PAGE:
CHUCK McGILL: J.R. House finds his niche as minor league manager

J.R. House, the first-year manager of the Arizona Diamondbacks’ short-season affiliate, isn’t sure if former big leaguer Mark Grace will be on his coaching staff when the Hillsboro Hops begin play this summer.

“But,” he said in a phone interview, “I will get to yell at Doug Drabek.”

The 34-year-old House, who is three years removed from his professional baseball career, is just joking, of course.

“We like to get after each other,” House said of his relationship with Drabek, who is 51.

House, a first-year manager for the Oregon-based minor league club has a strong relationship with Drabek, who is back as the team’s pitching coach. House, who worked as the Hops’ hitting coach last season, is getting a feel for his new managerial role during spring training. He might eventually land the services of Grace, who is currently working with the big league club but could join the Hops once the regular season begins in June.

That’s an impressive crew: Cy Young winner, the MLB hits leader during the 1990s and one of the most prolific quarterbacks in high school football history.

If the last one seems like an odd fit, it’s not.

“Being a quarterback is kind of like being a catcher,” said House, who set national records as a quarterback at Nitro High School before embarking on a 12-year professional baseball career. “It’s your job to be a leader and I enjoy having that influence, you know? I let the Diamondbacks know if there was ever an opportunity to manage I’d jump at it. So I did.”

House finished his long journey through pro ball in 2011 after a season with the Long Island Ducks, an independent league team. House played 32 games (77 innings) in the Majors with the Pirates, Astros and Orioles, and played 12 seasons and 1,140 games as a farmhand. He wanted to stay involved with the sport, so he connected with fellow West Virginian Ken Kendrick, the Diamondbacks’ managing general partner who is from Princeton and graduated from West Virginia University.

Those aren’t House’s only Mountain State ties in the Grand Canyon State. University of Arizona coach Rich Rodriguez, for whom House played during the 2005 season when Rodriguez was the head coach at WVU, is nearby and stopped by spring training this month. Former Nitro High School baseball standout J.R. Bradley had a 2.38 earned run average in 22.2 innings with the Hops last season with House on the coaching staff. Former Marshall University baseball star Aaron Blair, a first round pick of the D’backs last summer, debuted for the Hops and tossed 31 innings before a promotion to low-Class A.

The development of MLB aspirants is what intrigues House about his role as manager. He wore the jersey of 12 different minor league teams during his career, which began as a 1999 fifth-round pick of the Pittsburgh Pirates.

“We’d love to make a big leaguer out of all of them,” House said. “Right now it is kind of frustrating because you only have half your team and the other half you haven’t met because they’re still playing in college somewhere. Seeing them develop from college to pro ball and go from kind of wide-eyed to the last month of the season when they get the hang of it.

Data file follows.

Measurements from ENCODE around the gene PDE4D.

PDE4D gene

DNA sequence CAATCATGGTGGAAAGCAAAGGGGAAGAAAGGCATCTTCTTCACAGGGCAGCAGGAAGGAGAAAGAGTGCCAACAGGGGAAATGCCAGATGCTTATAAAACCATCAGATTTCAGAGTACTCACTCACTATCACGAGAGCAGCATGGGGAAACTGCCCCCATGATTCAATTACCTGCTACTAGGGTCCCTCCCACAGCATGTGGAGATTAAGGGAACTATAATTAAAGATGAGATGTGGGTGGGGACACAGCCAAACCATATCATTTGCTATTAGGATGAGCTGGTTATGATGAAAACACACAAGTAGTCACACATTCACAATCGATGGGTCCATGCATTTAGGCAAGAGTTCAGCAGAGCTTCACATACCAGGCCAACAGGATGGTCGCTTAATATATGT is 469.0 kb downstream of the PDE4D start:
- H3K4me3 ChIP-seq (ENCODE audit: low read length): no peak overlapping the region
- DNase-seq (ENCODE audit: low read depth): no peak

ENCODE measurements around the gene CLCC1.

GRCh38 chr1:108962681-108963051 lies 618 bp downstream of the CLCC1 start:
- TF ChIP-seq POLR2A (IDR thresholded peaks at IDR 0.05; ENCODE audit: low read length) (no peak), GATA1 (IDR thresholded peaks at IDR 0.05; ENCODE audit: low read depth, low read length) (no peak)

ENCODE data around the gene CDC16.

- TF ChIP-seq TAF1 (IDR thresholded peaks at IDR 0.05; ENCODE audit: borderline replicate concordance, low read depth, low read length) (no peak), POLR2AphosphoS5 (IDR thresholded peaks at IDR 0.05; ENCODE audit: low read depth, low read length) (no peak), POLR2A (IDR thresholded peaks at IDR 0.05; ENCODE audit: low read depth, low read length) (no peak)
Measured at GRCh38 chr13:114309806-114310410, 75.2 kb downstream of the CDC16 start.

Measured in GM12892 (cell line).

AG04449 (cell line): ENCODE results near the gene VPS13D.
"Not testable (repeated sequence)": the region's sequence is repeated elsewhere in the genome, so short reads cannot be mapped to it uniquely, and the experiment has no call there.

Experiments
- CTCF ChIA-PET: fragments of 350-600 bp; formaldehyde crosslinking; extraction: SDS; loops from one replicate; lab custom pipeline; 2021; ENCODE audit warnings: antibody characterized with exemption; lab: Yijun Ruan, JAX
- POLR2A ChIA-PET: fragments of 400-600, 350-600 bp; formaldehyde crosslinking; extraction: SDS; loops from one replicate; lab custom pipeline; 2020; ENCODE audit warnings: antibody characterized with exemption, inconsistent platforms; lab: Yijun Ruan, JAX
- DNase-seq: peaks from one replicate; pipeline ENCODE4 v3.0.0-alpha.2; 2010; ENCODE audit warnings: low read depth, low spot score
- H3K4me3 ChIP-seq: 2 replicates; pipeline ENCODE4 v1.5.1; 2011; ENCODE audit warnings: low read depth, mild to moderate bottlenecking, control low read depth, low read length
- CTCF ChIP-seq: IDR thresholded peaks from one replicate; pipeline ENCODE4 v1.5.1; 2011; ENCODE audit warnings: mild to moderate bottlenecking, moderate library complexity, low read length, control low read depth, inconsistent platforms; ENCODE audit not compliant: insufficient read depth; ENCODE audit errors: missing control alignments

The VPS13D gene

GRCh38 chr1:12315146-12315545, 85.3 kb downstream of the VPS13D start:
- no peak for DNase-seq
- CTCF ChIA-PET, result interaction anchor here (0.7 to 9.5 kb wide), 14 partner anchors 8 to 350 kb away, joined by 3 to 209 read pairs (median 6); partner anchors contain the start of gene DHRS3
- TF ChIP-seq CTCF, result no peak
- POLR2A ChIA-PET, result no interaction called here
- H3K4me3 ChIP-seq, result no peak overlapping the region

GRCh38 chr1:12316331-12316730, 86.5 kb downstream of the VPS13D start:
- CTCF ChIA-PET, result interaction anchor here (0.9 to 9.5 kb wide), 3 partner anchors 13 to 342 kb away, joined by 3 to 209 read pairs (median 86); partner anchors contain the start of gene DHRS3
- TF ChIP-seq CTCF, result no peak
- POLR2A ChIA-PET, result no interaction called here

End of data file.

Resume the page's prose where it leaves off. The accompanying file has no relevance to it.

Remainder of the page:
“That’s what it’s about.”

House’s days are long now. He wakes up at 4 a.m. and heads to the ballpark by 4:45. There’s a lengthy to-do list waiting for him, including lineups, the organization of batting practice groups, communication with the grounds crew and equipment crew followed by meetings with all the coaches. After that is breakfast and a workout with the other coaches.

“Kirk Gibson’s thing is he wants the coaches to stay in shape and work out and be energized for every day,” House said of Arizona’s manager. “We have to stay in shape.”

The rest of the day is filled with work on the field, stretches and fundamentals. After lunch, there is a game. After that, the hitting coaches go to the cage and the managers start on the day’s reports.

In the brief moments of respite, House spends time with his family, including 5-year-old daughter Riley and 2-year-old son Camden.

House put his Florida home on the market and moved to Arizona one day after Camden turned 2. That’s a move he felt he needed to make after Camden was diagnosed on the autism spectrum in late December. Phoenix, where the Diamondbacks play their home games, is the location of Southwest Autism Research and Research Center (SARRC), one of the top autism facilities in the country.

“We were in a bad place a couple months ago,” House said. “Now we are in this great facility.”

In the middle of spring training in his first year as a professional baseball manager, there was little doubt of the top highlight of House’s month. It was when Camden finally said that long-awaited first word.

“It was pretty neat,” said House. “We got it all on video.”

The word?

“Ball,” House said.

How appropriate.

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